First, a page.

New treatment for some people with a type of non small cell lung cancer (NSCLC) will now be routinely available on the NHS in England, following its approval by the National Institute of Health and Care Excellence (NICE).
The decision means the immunotherapy drug pembrolizumab (Keytruda), in combination with the chemotherapy drugs carboplatin and paclitaxel, will continue to be an option for adults with untreated, squamous non small cell lung cancer that’s spread to other parts of the body. The combination was previously available to people in England through the Cancer Drugs Fund, which gives people access to innovative treatment while more data is collected on their long-term benefits.
“From supporting patients throughout their lung cancer journey, we understand how devastating a lung cancer diagnosis is,” said Lorraine Dallas, Director of Prevention Information and Support at Roy Castle Lung Cancer Foundation.
Having ways to manage their cancer and maintain their quality of life in the face of uncertainty is valuable.”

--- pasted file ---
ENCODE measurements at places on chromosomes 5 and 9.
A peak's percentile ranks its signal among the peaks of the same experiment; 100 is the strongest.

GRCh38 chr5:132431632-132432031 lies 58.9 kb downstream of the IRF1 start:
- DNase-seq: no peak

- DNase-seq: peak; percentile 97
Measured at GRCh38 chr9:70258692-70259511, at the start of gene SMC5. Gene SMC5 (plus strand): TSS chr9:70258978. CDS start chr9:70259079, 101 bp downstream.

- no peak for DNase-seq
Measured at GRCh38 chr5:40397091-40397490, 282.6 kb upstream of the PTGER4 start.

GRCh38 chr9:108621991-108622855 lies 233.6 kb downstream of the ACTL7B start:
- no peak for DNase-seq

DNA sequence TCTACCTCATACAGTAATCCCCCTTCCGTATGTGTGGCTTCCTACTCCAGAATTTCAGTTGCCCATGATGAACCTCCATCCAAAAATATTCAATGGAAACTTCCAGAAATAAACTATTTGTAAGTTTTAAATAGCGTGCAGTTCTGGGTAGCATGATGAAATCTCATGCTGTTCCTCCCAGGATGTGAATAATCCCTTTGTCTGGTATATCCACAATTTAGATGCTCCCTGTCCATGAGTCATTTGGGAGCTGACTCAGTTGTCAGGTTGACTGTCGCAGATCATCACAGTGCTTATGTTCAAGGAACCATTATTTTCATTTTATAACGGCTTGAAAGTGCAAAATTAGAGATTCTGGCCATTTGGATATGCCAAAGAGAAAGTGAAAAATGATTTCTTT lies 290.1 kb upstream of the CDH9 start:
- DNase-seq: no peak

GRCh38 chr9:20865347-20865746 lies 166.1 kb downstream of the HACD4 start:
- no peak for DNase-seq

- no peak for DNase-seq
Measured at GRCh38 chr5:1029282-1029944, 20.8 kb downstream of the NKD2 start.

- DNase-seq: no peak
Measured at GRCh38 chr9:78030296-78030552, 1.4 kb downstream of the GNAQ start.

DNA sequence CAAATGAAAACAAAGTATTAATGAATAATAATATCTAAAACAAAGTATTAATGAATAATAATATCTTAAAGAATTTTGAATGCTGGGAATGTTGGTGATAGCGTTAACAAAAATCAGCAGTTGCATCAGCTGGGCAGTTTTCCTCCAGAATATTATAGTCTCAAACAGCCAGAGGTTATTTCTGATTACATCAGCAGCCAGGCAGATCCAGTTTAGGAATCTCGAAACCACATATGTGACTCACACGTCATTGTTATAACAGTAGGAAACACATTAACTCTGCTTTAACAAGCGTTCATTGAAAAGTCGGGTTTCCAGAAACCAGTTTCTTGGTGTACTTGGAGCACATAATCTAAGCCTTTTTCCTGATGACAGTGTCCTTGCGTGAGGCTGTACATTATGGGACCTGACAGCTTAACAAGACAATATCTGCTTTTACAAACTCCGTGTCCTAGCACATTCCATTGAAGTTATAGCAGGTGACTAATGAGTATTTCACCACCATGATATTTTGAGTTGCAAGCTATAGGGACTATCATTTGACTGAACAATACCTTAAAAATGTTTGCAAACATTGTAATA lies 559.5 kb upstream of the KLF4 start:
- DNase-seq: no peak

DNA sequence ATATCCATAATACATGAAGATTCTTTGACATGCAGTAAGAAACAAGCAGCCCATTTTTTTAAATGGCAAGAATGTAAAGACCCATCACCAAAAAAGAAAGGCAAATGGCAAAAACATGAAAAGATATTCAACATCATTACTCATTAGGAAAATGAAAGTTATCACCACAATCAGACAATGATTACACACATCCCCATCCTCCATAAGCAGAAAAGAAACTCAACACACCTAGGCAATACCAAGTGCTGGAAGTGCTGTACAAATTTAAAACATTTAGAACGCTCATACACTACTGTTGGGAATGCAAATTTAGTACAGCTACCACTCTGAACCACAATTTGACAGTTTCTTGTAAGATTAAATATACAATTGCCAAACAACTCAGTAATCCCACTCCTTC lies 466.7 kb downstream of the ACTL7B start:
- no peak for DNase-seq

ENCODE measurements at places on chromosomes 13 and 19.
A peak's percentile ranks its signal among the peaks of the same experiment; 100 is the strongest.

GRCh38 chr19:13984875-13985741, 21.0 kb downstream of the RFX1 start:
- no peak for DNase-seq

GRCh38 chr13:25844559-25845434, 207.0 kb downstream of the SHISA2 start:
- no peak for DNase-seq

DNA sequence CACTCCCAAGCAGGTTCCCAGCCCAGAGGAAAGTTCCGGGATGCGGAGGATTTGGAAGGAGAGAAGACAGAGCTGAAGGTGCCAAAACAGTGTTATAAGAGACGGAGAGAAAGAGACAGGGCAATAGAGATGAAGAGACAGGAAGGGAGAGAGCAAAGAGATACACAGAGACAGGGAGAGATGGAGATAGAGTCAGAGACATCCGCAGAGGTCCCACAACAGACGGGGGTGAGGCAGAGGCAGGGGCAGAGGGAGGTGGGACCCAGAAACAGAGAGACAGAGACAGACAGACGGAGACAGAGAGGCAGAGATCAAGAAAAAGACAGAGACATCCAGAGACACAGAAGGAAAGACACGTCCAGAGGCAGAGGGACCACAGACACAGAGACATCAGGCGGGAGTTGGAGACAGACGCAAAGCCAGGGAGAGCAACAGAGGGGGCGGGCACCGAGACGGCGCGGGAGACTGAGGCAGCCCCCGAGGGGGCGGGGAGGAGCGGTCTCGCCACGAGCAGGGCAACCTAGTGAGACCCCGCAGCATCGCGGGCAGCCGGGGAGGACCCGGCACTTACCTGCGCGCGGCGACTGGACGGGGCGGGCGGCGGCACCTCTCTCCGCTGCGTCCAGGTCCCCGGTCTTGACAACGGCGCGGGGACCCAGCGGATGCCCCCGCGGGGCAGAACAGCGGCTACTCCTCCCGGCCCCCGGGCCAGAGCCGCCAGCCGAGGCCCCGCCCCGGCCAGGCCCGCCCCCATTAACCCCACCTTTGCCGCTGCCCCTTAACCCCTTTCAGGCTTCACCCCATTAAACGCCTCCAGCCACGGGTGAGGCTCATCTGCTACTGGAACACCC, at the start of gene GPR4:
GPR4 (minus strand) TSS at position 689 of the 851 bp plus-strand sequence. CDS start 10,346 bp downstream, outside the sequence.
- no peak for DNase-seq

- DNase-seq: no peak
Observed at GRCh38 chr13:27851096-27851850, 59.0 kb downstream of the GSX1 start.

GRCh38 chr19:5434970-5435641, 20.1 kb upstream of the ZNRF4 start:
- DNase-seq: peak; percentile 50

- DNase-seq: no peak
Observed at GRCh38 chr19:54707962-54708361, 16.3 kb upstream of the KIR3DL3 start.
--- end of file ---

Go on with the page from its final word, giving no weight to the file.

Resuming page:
The decision follows the approval last year of pembrolizumab alongside a different combination of chemotherapy drugs, pemetrexed and cisplatin, to treat those with a different type of non small cell lung cancer.
This treatment combination was made available through the Cancer Drugs Fund after initial trial data indicated that adding pembrolizumab increased survival for people with untreated, squamous non small cell lung cancer that’s spread to other parts of the body.
Further analysis has showed that people received pembrolizumab lived on average for 17.1 months, compared to 11.6 months for those who only received chemotherapy. Those who received pembrolizumab in their treatment also experienced more time without their cancer progressing.
“The combination of immunotherapy and chemotherapy used in this trial, which has now been commissioned for routine use on the NHS in England, is a major breakthrough for this subtype of lung cancer, which until now has had few treatment options, poor prognosis and relatively little positive research compared to other forms of lung cancer,” said Dr Toby Talbot, consultant oncologist at Royal Cornwall Hospital.